* Rebels occupy Sibut after soldiers withdraw toward capital
* Regional bloc agrees to increase troops in CAR
* Rebels say won't attack Bangui pending peace talks
BANGUI, Dec 29 (Reuters) - Rebels in Central African
Republic took control of a strategic town north of the capital
on Saturday after soldiers defending it withdrew, ramping up
tensions ahead of planned peace talks.
The three-week-old uprising by SELEKA rebels poses the
biggest threat yet to President Francois Bozize's near ten-year
rule over the former French colony - a nation plagued by poverty
and turmoil despite its rich natural resources.
Regional neighbours agreed on Friday to send more troops to
shore up CAR's army after a string of defeats and after French
President Francois Hollande rejected a plea for military help
made by embattled President Francois Bozize.
Insurgents riding motorbikes and packed into pickup trucks
streamed into Sibut, a regional capital on a major crossroads
about 190 kilometres (115 miles) north of the capital Bangui,
unopposed early on Saturday, said witnesses.
"(They) took positions at strategic points in the town,
firing their guns," said Yvon Bema, a 27-year-old Sibut resident
who fled to Bangui. "The national army and the Chadians had left
on Friday in the direction of Bangui," he added.
The land around Sibut had been seen as a buffer between the
rebels and Bangui. Government troops there were backed by
soldiers from neighbouring Chad.
CAR's minister of territorial administration, Josue Binoua,
confirmed on local radio that Sibut was occupied by rebels after
troops withdrew to Damara, about 75 km north of Bangui, where
clashes had been reported on Friday.
The Economic Community of Central African States (ECCAS) -
which already has more than 500 peacekeepers in CAR - announced
overnight a decision to send in more troops ahead of talks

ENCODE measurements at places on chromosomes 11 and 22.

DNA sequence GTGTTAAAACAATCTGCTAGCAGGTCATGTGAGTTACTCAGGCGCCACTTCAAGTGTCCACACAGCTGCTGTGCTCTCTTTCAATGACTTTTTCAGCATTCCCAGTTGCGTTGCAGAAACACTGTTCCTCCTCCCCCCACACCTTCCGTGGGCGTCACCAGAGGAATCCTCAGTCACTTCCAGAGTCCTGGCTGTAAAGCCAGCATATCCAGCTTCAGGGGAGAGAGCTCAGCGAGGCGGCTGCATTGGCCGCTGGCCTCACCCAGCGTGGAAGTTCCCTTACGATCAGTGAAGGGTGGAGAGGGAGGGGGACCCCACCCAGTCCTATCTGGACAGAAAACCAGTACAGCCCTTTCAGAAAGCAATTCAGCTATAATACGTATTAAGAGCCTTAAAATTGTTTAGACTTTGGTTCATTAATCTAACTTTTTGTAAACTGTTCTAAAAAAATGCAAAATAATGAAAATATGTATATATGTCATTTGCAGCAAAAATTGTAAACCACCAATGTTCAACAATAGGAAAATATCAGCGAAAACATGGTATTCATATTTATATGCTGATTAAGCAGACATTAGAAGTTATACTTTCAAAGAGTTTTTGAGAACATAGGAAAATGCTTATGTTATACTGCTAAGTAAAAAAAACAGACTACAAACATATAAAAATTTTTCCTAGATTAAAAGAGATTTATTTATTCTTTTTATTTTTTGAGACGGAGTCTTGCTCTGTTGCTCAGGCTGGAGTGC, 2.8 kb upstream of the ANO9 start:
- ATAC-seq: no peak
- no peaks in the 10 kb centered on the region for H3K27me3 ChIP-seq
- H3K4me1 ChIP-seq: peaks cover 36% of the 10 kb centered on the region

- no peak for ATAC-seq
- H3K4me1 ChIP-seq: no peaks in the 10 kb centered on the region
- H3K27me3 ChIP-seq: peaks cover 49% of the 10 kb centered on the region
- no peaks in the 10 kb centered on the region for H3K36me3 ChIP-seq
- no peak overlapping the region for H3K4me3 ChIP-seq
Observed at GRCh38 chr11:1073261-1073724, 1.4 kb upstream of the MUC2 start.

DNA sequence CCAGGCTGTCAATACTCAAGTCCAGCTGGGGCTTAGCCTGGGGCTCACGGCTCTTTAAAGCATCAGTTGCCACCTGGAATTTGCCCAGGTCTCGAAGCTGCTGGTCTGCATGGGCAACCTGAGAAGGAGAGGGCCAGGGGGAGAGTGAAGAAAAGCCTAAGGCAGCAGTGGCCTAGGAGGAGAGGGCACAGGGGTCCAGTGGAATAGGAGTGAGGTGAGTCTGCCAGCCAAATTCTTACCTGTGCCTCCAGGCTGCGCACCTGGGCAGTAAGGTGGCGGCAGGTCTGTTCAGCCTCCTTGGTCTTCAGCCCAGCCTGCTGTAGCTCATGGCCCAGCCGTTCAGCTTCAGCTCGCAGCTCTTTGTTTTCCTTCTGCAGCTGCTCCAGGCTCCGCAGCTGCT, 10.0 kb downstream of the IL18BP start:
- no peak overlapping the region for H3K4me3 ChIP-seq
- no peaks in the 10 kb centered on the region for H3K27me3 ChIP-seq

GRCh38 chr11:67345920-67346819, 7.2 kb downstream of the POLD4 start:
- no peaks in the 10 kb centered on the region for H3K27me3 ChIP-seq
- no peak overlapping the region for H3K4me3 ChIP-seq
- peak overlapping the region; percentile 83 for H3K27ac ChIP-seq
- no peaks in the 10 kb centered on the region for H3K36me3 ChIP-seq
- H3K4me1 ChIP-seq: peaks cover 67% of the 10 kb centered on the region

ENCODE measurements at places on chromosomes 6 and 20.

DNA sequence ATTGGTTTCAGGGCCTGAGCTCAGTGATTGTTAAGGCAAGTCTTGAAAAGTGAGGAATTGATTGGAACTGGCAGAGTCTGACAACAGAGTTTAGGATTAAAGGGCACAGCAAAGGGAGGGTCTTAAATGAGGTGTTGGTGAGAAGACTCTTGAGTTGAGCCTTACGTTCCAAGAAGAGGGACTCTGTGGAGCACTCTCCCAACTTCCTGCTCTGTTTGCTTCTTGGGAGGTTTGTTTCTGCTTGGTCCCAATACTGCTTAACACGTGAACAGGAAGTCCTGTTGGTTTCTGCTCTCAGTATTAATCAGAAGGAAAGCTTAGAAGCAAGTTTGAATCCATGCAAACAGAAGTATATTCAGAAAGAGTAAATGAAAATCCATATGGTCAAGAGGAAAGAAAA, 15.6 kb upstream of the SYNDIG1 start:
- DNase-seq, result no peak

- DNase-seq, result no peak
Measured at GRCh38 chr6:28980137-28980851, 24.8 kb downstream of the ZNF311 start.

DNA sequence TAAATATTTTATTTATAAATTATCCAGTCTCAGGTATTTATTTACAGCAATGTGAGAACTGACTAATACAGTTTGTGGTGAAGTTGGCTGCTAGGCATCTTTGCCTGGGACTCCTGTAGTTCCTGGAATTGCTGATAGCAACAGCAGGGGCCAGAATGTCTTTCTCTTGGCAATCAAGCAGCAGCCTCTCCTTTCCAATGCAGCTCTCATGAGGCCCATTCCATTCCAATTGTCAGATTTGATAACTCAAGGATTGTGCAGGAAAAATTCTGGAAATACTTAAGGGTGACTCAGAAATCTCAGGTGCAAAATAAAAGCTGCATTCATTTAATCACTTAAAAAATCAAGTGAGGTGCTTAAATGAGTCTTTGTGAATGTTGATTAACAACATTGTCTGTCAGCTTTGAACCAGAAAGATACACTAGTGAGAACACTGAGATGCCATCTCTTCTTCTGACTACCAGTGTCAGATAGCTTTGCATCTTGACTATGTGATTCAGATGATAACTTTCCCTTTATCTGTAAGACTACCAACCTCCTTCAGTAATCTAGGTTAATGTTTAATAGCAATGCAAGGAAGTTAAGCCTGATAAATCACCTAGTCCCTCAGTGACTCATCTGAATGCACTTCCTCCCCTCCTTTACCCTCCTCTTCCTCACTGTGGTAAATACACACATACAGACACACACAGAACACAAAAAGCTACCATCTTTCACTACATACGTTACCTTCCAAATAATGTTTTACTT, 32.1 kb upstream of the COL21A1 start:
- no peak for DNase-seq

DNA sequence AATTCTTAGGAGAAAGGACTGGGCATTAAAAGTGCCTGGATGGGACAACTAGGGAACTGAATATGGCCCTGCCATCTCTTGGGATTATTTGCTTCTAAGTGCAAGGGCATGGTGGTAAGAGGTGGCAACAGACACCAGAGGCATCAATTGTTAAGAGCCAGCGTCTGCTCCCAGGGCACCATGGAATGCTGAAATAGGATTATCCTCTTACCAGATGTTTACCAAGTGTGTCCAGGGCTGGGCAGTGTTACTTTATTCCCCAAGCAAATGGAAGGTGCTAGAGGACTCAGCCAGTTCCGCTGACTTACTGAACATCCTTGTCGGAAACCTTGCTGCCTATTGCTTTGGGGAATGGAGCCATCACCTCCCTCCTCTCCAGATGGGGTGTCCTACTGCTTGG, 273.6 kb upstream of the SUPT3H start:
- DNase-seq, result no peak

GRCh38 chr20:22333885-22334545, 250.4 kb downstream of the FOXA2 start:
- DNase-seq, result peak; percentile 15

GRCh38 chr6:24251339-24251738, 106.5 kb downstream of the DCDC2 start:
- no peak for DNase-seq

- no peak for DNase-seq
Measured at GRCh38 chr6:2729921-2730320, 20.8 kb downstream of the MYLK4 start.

planned between the rebels and the government in early January.
"We are thinking of a way to deploy this mission as quickly
as possible," Gabon Foreign Minister Emmanuel Issoze Ngondet
told reporters after a meeting with his regional counterparts in
Gabon's capital Libreville. He did not say how many soldiers
would be deployed.
The ECCAS soldiers, mostly from Chad, are part of the
MICOPAX (Mission for the Consolidation of Peace in Central
African Republic) peacekeeping force.
The SELEKA rebels have threatened to overthrow Bozize if he
does not honour a previous peace deal offering former fighters
pay and jobs. They have said they will stay out of Bangui for
now to give peace talks a chance.
Officials in Bangui said on Friday rebels had agreed to send
delegates to Libreville in early January, though a rebel
spokesman was not immediately available to comment.
Bozize came to power in a rebellion in 2003 and has since
won two elections. France launched air strikes against rebels
challenging him in 2006, but Paris has said it will not
intervene militarily in the current conflict.
The United States said on Thursday it had closed its embassy
in Bangui and evacuated its staff.
Central African Republic is one of a number of countries in
the region where U.S. Special Forces are helping local forces
try to track down the Lord's Resistance Army, a rebel group
which has killed thousands of civilians across four African
About 1,200 French nationals live in CAR, mostly working for
mining firms and aid groups in the capital. French defence
ministry sources said Paris had sent in 150 troops to Bangui
late on Friday to bolster an existing 250-strong deployment
safeguarding French citizens.
French nuclear energy group Areva mines the
Bakouma uranium deposit in CAR's south - France's biggest
commercial interest in its former colony.
(Additional reporting by Phal Gualbert Mezui Ndong in
Libreville and Catherin Bremer in Paris; Writing by Richard
Valdmanis; Editing by Andrew Heavens)